• June 23, 2021
  • 13 5781, Tamuz
  • פרשת בלק

Shechita: Humane Slaughtering

Shechita: Humane Slaughtering

Join Rabbi Dr. Stuart Fischman and learn about the halachot of shechitah in light of the history of both anti-shechitah legislation in certain countries and the 2008 Agriprocessors incident in the U.S.

November 24, 2020 11:00 am - 12:00 pm
Shechita: Humane Slaughtering: Lesson
Class description

Hello Everyone,

Jewish communities, particularly communities located in Western Europe, have been facing growing calls to ban שחיטה. It is accused of being a cruel way to kill animals. In this series of three classes I wish to discuss the halachot of שחיטה and how, when they are scrupulously followed, שחיטה is a humane method of slaughter

December 1, 2020 11:00 am - 12:00 pm
Shechita: Humane Slaughtering: Lesson
Class description

Hello Everyone

In tomorrow’s session I hope to discuss the question of rendering animal’s unconscious prior to שחיטה.

Several jurisdictions require that animal’s be rendered unconscious prior to שחיטה in order to make the process as painless as possible.

We saw last week that when done properly שחיטה has been acknowledged by PETA to be painless, but there are countries that are not satisfied with this.

So tomorrow we will examine two methods of rendering animals unconscious- by stunning them with electrical shock or by suffocating them. We will see why neither of these methods cannot be accepted.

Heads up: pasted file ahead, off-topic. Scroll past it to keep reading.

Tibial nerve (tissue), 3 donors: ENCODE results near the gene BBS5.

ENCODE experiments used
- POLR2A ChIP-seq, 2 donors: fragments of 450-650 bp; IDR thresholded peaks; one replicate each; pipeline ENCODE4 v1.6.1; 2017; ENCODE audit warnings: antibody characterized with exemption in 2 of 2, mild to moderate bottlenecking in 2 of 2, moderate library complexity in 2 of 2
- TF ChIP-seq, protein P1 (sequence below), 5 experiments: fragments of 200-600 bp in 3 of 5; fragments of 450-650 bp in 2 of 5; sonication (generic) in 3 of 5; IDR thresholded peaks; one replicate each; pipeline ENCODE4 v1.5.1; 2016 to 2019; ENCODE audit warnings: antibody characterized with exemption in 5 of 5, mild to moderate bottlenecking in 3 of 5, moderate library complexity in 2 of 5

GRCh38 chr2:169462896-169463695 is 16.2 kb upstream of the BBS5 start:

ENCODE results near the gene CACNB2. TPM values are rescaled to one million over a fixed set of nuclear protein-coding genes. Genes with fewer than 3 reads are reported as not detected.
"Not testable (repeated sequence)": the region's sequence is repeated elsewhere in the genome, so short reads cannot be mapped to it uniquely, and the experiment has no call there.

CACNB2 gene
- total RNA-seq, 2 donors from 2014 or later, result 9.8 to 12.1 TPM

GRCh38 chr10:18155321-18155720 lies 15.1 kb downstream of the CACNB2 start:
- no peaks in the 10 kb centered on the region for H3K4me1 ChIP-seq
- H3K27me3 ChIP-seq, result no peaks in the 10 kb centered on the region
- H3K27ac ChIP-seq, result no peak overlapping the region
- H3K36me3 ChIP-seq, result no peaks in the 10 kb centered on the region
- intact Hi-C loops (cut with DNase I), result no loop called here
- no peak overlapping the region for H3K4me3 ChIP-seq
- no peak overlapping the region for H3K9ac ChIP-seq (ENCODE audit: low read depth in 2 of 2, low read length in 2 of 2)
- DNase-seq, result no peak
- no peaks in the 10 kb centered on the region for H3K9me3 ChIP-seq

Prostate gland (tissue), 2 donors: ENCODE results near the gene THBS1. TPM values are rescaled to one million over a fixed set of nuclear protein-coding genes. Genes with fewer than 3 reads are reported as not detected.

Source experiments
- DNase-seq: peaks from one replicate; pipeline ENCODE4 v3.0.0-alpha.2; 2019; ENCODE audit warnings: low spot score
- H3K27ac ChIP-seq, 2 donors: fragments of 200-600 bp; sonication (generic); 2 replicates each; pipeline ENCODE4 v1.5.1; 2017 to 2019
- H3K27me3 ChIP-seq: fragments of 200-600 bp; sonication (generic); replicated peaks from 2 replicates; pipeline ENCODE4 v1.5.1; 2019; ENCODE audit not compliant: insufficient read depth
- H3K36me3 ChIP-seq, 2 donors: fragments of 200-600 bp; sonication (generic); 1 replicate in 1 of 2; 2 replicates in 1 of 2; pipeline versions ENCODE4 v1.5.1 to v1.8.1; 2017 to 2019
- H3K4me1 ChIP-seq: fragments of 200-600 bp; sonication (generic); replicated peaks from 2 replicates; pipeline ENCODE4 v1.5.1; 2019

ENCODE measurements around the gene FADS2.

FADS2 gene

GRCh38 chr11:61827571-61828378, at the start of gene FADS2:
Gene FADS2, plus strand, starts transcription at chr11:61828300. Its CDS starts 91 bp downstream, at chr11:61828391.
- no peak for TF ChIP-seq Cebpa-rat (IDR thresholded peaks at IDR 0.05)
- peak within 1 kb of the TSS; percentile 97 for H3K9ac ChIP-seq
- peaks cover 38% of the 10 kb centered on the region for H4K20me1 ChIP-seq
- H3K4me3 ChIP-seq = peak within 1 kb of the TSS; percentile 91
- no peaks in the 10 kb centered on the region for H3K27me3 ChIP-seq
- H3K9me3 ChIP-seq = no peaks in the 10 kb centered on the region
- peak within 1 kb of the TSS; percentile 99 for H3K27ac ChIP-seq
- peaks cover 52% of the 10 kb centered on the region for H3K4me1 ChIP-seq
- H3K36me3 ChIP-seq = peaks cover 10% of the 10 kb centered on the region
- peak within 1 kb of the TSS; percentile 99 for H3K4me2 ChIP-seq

December 8, 2020 11:00 am - 12:00 pm
Shechita: Humane Slaughtering: Lesson
Class description

In the past two meetings we discussed שחיטה and why it is a humane method of slaughter when done properly.

In today’s session we will discuss how the Halacha views the practice of forced molting. Molting is a natural phenomenon in which birds shed their feathers. Forced molting is the process of starving hens in order to cause them to shed their feathers when they reach a certain age. The purpose of forced molting is to extend the period of time during which the hens lay eggs.

The question of whether this practice is permitted according to the Halacha or not is what we will discuss in today’s final class ,

Rabbi Dr. Stuart Fischman graduated from Yeshiva University in 1980 and the dental school of Columbia University in 1985. In 1989 he began studying and teaching at Yeshivat Hamivtar and now studies and teaches at Yeshivat Machanaim in Efrat. He has rabbinic ordination from Rav Zalman Nechemia Goldberg.